In Travel

No Wi-Fi, No Signal & Not A Soul In Sight: The Little-Known Great Barrier Reef Island

Australia is home to some phenomenal private islands, from ultra-exclusive Orpheus in the Great Barrier Reef to Makepeace Island on the Sunshine Coast. Now there’s a new private island on the block – and it offers the kind of barefoot luxury you’ve only dreamed of.

Just 40 minutes by boat from Heron Island near Gladstone, Wilson Island is an adults-only escape where disconnection isn’t just possible, it’s guaranteed. No phones, no emails, no Facebook alerts to draw your attention from the sea or the sandy shore… it’s paradise.

Described as living in the middle of a bird sanctuary, where lapping waves are your soundtrack and turtles can be seen nesting outside your tent in season, the 5.24-acre coral cay is small enough to walk around in half an hour, but it offers a big experience.

wilson island

Image: Jordan Robins

Catering exclusively for adults 16 and over, Wilson Island welcomes just 18 guests at any one time, with all-inclusive meals, drinks, and snacks provided for the duration of your stay. Prices start from $950 per couple per night, or the whole island can be booked exclusively if you have a cool $8100 to lay down.

As you’d expect from such a remote getaway, accommodation is fairly low-key. Hidden discretely amongst Pisonia Forest, each of the nine designer glamping tents is minimally furnished, though the view to the sea beyond your door more than makes up for it.

What makes the Wilson Island experience even more remarkable is the site was completely abandoned by its former owners just five years ago, left to rot and return to nature after Tropical Cyclone Ita tore through the region and devastated the previous camp in 2014.

Canadian group Aldesta Hotels saw huge potential in the tiny speck of sand, which was once named by Condé Nast Traveler as one of the ‘10 best islands on the Great Barrier Reef’. They purchased Wilson in December 2017 and embarked on an extensive multi-million-dollar restoration and rejuvenation process – both of the resort and the island itself.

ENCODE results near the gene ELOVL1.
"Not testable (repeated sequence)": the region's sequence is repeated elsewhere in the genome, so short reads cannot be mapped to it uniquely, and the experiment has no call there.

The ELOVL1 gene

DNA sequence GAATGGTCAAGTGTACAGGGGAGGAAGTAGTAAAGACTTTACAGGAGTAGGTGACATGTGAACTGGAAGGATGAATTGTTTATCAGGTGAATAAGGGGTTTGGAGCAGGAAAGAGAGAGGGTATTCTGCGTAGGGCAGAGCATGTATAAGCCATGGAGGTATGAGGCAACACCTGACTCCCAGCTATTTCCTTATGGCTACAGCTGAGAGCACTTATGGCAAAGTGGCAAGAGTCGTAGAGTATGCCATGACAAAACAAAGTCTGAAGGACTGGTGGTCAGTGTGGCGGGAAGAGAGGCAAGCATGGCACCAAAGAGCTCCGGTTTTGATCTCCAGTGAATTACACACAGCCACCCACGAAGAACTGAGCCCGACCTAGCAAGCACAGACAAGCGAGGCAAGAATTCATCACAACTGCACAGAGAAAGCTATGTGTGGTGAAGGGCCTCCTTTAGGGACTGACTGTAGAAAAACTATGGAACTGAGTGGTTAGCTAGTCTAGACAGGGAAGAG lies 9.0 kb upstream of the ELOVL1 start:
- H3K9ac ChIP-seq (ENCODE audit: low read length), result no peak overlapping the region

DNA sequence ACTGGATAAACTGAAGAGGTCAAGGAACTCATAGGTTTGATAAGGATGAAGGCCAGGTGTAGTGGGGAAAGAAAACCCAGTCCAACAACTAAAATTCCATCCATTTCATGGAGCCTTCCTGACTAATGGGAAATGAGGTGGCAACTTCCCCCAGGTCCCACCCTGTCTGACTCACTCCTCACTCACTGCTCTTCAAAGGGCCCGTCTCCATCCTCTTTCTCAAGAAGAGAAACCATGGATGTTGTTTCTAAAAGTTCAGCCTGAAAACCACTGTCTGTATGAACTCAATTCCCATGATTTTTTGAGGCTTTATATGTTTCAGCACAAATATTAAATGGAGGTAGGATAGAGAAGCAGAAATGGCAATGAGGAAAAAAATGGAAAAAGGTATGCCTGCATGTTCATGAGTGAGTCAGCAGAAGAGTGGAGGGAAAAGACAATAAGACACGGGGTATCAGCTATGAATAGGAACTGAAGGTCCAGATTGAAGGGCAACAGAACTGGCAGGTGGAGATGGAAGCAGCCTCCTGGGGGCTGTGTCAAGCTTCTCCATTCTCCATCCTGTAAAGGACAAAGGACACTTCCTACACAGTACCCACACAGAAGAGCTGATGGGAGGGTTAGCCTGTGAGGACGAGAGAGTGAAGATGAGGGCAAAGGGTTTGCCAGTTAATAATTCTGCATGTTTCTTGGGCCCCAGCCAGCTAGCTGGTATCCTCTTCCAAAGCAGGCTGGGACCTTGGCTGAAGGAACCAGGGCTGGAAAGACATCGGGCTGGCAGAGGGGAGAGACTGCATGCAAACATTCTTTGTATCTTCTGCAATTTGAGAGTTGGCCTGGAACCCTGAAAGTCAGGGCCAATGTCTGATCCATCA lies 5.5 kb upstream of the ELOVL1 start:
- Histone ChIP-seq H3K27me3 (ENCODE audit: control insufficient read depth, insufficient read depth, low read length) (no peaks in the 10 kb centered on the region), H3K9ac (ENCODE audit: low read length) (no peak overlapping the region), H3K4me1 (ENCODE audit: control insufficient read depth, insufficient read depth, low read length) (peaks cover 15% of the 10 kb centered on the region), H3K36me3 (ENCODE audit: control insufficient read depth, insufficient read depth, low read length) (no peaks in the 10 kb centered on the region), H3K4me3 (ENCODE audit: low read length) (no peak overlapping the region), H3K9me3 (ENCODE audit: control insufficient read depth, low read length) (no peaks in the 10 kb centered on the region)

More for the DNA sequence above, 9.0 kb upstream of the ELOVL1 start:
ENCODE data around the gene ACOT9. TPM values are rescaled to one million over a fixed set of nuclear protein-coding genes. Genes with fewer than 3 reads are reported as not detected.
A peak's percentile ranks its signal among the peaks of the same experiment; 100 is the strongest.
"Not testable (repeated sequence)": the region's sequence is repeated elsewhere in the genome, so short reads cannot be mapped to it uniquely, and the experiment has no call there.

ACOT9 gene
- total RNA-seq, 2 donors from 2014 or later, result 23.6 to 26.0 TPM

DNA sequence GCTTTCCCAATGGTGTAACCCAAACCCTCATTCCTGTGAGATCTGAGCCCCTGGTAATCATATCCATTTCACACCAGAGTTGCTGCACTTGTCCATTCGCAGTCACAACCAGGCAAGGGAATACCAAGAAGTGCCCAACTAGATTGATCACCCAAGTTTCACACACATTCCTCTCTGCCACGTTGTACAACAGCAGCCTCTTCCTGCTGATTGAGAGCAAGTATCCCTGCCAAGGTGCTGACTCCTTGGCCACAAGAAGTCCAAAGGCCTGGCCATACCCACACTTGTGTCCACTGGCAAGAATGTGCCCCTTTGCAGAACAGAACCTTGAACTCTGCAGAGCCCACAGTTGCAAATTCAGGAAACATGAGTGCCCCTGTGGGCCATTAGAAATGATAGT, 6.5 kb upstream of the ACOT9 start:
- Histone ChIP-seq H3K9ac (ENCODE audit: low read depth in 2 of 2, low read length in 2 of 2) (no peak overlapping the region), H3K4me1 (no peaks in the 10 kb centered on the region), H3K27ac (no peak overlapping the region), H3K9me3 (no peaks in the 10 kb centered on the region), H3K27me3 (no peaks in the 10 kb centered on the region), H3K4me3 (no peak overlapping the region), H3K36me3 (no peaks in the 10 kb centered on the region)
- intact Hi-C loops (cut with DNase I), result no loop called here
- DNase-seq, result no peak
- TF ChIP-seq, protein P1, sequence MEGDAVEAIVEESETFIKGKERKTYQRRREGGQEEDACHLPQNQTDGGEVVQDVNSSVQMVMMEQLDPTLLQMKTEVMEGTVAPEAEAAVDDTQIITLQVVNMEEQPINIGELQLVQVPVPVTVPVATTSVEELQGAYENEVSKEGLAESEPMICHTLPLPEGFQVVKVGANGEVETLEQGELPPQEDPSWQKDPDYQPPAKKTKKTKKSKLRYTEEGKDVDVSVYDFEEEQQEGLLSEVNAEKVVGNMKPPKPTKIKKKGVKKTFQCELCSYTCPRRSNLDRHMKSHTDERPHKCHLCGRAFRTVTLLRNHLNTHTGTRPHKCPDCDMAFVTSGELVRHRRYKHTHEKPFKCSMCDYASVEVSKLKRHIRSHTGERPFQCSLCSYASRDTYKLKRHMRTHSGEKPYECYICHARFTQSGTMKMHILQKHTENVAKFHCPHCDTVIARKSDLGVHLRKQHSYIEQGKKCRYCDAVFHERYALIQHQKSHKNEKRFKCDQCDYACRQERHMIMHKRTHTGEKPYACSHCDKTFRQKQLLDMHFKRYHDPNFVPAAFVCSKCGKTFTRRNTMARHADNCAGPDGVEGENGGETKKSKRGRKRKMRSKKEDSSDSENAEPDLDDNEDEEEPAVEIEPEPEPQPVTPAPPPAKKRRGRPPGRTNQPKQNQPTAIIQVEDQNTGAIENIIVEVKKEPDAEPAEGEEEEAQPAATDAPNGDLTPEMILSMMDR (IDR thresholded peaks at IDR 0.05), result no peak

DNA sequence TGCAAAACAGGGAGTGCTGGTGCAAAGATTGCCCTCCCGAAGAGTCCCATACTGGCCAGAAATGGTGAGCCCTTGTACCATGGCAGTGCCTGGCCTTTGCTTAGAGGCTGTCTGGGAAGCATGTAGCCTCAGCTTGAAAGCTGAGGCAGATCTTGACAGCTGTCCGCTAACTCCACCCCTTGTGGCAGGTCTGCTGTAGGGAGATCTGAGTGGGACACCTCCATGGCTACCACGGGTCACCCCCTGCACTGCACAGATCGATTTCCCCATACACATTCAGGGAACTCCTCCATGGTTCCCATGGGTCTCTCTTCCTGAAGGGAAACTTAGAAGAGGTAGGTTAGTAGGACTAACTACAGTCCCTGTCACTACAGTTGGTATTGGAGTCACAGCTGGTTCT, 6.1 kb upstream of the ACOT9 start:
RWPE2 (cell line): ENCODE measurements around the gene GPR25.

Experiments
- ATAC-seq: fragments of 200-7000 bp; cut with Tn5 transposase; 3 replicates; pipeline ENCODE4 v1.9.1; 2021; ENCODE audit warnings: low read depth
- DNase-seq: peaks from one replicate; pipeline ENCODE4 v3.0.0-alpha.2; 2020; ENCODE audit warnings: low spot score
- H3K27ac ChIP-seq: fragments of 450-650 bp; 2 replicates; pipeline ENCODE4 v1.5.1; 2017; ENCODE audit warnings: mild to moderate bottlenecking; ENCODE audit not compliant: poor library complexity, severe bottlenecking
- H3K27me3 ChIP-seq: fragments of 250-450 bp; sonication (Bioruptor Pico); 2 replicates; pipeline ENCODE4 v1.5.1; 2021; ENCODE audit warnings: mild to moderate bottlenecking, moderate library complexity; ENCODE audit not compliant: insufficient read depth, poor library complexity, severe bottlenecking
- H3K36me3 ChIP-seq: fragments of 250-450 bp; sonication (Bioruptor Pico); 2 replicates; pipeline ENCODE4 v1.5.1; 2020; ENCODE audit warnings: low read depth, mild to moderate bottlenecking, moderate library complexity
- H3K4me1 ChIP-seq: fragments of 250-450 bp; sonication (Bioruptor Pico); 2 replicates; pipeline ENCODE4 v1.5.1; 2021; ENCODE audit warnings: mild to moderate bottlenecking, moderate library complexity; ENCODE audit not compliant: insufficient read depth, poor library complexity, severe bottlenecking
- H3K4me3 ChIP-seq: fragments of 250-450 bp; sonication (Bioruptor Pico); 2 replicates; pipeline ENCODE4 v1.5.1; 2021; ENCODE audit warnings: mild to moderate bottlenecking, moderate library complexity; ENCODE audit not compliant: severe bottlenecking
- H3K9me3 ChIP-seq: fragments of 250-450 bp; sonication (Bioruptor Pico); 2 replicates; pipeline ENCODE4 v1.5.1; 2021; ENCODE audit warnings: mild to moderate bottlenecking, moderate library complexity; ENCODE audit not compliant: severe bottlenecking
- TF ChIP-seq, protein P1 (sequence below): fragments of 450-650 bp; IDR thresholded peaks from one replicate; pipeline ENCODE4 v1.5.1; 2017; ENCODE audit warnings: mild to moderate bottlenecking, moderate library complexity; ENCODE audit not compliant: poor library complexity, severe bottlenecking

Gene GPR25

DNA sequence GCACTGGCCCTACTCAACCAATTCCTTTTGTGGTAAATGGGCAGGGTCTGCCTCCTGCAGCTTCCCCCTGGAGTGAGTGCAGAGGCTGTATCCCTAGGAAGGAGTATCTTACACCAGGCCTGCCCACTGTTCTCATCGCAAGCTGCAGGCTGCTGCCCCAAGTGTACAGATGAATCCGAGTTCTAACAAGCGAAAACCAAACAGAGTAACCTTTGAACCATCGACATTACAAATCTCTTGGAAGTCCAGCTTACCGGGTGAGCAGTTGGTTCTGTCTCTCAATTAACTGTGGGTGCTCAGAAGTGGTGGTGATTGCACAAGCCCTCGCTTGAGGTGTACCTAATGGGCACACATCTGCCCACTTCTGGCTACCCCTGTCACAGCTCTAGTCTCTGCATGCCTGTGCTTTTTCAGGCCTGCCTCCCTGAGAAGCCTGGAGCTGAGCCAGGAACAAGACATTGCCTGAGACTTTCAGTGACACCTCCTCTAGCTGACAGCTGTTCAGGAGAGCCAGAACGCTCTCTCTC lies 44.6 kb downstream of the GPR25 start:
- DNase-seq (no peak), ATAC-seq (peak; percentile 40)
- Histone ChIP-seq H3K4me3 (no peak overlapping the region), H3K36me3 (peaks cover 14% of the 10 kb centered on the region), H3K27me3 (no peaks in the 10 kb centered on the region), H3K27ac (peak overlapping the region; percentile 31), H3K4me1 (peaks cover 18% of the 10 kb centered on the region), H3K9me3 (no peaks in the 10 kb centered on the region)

The ambitious project took around 18 months to complete, seeing vast amounts of rubbish and debris removed. Public buildings such as The Longhouse kitchen and dining area, which had been extensively damaged and vandalised, were refurbished as faithfully as possible.

General Manager and Vice President of Aldesta Hotels Australia Tony Barradale says the restoration has brought the island back to its former glory, while also implementing new sustainability features including a large solar array and state-of-the-art waste facility.

wilson island

Image: William Debois

Wilson Island is now 100 per cent solar and battery powered, and committed to using 100 per cent Australian products, resources and food where possible. There are no single-use plastics, water glasses are up-cycled from wine bottles, and bathroom amenities are plant-based and biodegradable. They even have turtle-friendly lighting for use during in laying and hatching season.

First guests were welcomed back the new-look Wilson Island in November 2019.

Each glamping tent now features a king-size bed and eco-friendly linen, as well as a small deck with chairs and a hammock for you to relax, unwind and slip into island time. There’s no Wi-Fi on the island, giving a perfect excuse to switch off and just live in the moment.

Beyond the tents is where you’ll find the real stars – wildlife of the island is next level.

wilson island

Image: William Debois

Part of the Capricornia Cays National Park, which encompasses eight islands including Lady Musgrave and Heron, Wilson is a haven of wildlife – a vital breeding ground for endangered loggerhead turtles, as well as a bird sanctuary for species such as wedge-tailed shearwaters. The island is closed for the bird breeding season from late January to the end of March, though it remains a fantastic birdwatching location throughout the rest of the year.

Offshore the waters are teeming with a rainbow of dazzling marine life, with snorkelling gear provided for a closer look. If you’re not big on snorkelling, you could go for a self-guided tour of the island with a picnic hamper, or just lose yourself in a good book.

Wilson Island is accessible via Heron Island in the incredible Southern Great Barrier Reef. Ferry connections to Heron Island are available from the Gladstone Marina daily, except Tuesday and Thursday, with the journey taking an easy two hours each way.

Sound like an escape you could handle? Wilson Island is waiting to help you switch off.

(Lead image: Jordan Robins) 

Published 16 December, 2019